Wednesday, March 26, 2008

World Without End

Ken Follett has carved out quite a name for himself penning great espionage thrillers; the rare kind of airport novel that are a notch above the rest and worth re-reading. The mass paperback market is the territory of such personages as Robert Ludlum, John Grisham, Tom Clancy and Danielle Steele. Follett inclusion in this list would not merit surprise. But future times will not remember Follett’s Eye of the Needle or The Key to Rebecca as much as they remember his historical epic The Pillars of the Earth. Vast in scope and populated with tremendous characters who encompassed every vice and virtue known to man, Pillars transformed Follett from a purveyor of cheap thrills into a mature writer who could craft a thousand page epic that was as riveting as any of the paperback thrillers he wrote.

Eighteen years have passed since Follett’s magnum opus; years he spent writing fiction, which, while good, would be forgotten in a generation. World Without End, however is a different kettle of fish. I felt it inferior to Pillars, but that is in no way a criticism, considering how good Pillars was. The book is a sequel of sorts to Pillars; it takes place in the same village and the descendants of the Pillars protagonists feature prominently. The priory of Kingsbridge is home once again to the evil machinations and virtuous enterprise of rich and diverse characters.

Our hero Merthin, is an architect nursing grand ambition, great ingenuity and a seemingly hopeless love for the plucky and spirited Caris. Caris is an absolute rebel, and flouts almost every societal rule espoused by fourteenth century England. She is a woman before her time, torn by her desire for independence and her love for architect boy. She also dabbles in medicine, despises authority and her religious beliefs are heretical to the point of atheism. Our villains include Ralph, Merthin’s headstrong, bullying brother whose primary passions are fighting and philandering, Godwyn the stubborn prior whose purpose it is to thwart any and all plans with a semblance of sensibility and Philemon, his sycophantic lieutenant who’s got a severe case of kleptomania. There are a lot more peripheral characters, but Follett does them justice by fleshing them out, giving them significant roles and making sure they contribute to the overall plot. Against the backdrop of the Black Death and the Hundred Years War, Follett does a masterful job of crafting a vast story spanning many decades. As with most epics, one expects that good will triumph and the gallivanting hero will land the woman of his dreams; but the author manages to keep the element of suspense alive. Mostly, Merthin’s and Caris’ plans are frustrated by mere pigheaded authority, obstinacy, and the superstitions of those in power. Independently, they manage to make enemies of almost everybody who has a say in the running of Kingsbridge and only reason, and their popularity among the more sensible locals will help them in their causes. This book has it all: politics, dark secrets, conspiracies, steamy scenes aplenty, undiluted evil and virtue pure as the driven snow. It was a time when men were real men, women were real women and let us say nothing of Alpha Centuari.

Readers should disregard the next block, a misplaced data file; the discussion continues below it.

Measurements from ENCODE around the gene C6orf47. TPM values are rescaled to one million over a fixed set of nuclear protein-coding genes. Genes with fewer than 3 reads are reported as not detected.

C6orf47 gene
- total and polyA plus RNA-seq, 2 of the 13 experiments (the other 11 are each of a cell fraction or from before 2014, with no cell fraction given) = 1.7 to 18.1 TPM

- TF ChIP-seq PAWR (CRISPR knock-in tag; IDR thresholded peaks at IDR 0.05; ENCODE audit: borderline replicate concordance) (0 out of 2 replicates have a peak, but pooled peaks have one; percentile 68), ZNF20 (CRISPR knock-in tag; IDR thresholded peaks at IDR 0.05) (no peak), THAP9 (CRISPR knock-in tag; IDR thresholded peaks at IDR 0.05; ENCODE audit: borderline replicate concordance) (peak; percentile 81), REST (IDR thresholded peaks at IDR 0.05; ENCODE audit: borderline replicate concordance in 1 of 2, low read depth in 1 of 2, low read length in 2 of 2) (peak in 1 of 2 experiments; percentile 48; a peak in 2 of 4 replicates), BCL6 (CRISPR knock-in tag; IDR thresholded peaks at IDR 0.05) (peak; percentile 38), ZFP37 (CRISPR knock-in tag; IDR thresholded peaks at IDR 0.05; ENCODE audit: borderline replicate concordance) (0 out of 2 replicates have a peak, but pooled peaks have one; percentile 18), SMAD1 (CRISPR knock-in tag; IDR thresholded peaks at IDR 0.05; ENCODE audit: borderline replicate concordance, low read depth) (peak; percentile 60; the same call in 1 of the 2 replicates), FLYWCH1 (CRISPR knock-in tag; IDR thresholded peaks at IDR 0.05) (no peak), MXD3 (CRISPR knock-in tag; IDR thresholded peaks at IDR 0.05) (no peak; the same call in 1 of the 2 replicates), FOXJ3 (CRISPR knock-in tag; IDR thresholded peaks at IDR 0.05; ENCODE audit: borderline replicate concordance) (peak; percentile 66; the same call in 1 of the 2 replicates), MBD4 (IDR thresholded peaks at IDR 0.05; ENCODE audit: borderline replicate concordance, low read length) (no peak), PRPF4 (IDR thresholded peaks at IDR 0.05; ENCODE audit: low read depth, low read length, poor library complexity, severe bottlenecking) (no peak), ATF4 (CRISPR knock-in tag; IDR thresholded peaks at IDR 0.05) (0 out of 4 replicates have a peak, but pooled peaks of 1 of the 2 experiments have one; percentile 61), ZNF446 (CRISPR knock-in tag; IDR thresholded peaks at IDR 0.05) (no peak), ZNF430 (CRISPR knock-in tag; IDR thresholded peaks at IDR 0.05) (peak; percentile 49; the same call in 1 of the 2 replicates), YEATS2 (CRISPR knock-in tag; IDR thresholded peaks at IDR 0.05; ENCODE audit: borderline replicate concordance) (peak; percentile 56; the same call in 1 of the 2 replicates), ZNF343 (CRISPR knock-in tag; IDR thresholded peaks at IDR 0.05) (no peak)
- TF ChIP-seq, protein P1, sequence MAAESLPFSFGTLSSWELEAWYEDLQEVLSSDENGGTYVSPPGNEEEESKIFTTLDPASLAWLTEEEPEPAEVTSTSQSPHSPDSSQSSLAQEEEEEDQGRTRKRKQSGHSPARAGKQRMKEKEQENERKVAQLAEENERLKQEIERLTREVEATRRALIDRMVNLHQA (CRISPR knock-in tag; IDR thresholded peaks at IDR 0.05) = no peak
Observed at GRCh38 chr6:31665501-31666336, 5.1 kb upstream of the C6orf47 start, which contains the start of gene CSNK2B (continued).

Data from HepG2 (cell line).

I’d been reading Connie Willis’ Hugo winner The Doomsday Book at the same time I was reading this. Both novels deal with fourteenth Century practices and prevailing social mores in some detail, and the important lesson to be taken away from their perusal is this: the fourteenth century absolutely blows. Not only was there no internet, but also the living conditions were terrible, the people were absolutely filthy, superstitious to the point of idiocy and the plague didn’t help matters any. The church’s near-absolute governance over the people’s day-to-day lives coupled with their absolute ignorance in many matters further exacerbated an already terrible situation. The feudal system and droit du seigneur prevailed; the feudal serfs had about as many rights as the sheep and women had less. Depressing times to live in, but a great backdrop for storytelling. Witness the success of Braveheart, The Seventh Seal & Monty Python and the Holy Grail.

Ultimately, World Without End is pure escapist pleasure; a rich tapestry of enormous proportions woven together by an author at the top of his game. He gives you characters that you can identify with and feel strongly about and forces them into crunch situations that bring out the best and the worst in them. In some ways, both Pillars of the Earth and World without End are an allegory of the eternal fight between reason and ignorance in a world that seems to elect its leaders based on the Dilbert Principle.

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